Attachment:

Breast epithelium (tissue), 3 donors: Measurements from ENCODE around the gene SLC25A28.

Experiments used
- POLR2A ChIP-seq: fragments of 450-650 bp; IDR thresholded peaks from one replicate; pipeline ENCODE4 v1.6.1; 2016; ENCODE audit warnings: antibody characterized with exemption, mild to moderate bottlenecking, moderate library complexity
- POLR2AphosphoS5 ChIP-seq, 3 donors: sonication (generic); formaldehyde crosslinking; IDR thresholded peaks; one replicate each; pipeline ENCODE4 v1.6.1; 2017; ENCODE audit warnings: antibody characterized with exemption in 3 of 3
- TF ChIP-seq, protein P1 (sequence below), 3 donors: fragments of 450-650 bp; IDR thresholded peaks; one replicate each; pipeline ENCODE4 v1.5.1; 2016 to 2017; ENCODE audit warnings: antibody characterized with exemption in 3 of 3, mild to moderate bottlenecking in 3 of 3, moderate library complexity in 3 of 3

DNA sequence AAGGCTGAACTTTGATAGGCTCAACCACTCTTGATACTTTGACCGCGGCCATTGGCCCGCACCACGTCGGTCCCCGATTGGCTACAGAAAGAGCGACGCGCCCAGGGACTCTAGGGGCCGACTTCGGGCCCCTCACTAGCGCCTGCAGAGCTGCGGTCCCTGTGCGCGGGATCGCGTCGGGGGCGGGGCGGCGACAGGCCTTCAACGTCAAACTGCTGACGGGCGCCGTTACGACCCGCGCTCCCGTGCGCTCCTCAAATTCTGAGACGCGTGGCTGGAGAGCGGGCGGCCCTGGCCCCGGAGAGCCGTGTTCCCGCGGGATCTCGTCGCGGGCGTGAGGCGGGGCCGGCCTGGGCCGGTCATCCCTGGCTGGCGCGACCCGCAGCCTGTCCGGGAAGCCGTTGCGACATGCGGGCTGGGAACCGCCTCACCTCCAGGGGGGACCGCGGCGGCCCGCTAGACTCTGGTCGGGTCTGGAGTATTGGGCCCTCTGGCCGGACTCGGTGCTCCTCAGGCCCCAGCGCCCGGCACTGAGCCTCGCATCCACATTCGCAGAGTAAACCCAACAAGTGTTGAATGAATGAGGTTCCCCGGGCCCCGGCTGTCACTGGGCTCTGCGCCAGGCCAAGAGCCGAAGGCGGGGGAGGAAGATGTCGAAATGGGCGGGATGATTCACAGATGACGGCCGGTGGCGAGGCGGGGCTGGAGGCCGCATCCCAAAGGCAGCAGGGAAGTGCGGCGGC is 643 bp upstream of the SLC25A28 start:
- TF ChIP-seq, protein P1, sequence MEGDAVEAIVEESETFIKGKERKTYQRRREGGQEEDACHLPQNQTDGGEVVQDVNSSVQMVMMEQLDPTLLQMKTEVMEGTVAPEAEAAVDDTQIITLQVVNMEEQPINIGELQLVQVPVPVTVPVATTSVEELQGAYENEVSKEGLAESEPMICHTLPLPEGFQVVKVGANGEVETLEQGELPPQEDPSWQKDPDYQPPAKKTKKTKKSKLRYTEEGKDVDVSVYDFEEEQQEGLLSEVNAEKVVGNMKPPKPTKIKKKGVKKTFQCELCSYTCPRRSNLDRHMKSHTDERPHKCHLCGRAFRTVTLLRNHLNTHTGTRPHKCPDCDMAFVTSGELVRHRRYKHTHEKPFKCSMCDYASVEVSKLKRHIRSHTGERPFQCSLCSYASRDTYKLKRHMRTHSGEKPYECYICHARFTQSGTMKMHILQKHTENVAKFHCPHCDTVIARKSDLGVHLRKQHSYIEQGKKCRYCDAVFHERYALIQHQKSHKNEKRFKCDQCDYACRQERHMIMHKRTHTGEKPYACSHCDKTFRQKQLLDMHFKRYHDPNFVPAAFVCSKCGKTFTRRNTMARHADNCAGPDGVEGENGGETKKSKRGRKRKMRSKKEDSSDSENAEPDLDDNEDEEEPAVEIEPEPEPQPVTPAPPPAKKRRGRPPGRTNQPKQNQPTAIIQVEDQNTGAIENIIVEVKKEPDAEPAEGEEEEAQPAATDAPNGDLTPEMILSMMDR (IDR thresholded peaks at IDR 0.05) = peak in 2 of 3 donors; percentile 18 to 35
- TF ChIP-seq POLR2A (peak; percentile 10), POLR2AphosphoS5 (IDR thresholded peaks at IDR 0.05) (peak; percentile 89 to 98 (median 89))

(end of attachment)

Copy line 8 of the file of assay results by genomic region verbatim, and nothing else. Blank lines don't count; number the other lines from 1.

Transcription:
- TF ChIP-seq POLR2A (peak; percentile 10), POLR2AphosphoS5 (IDR thresholded peaks at IDR 0.05) (peak; percentile 89 to 98 (median 89))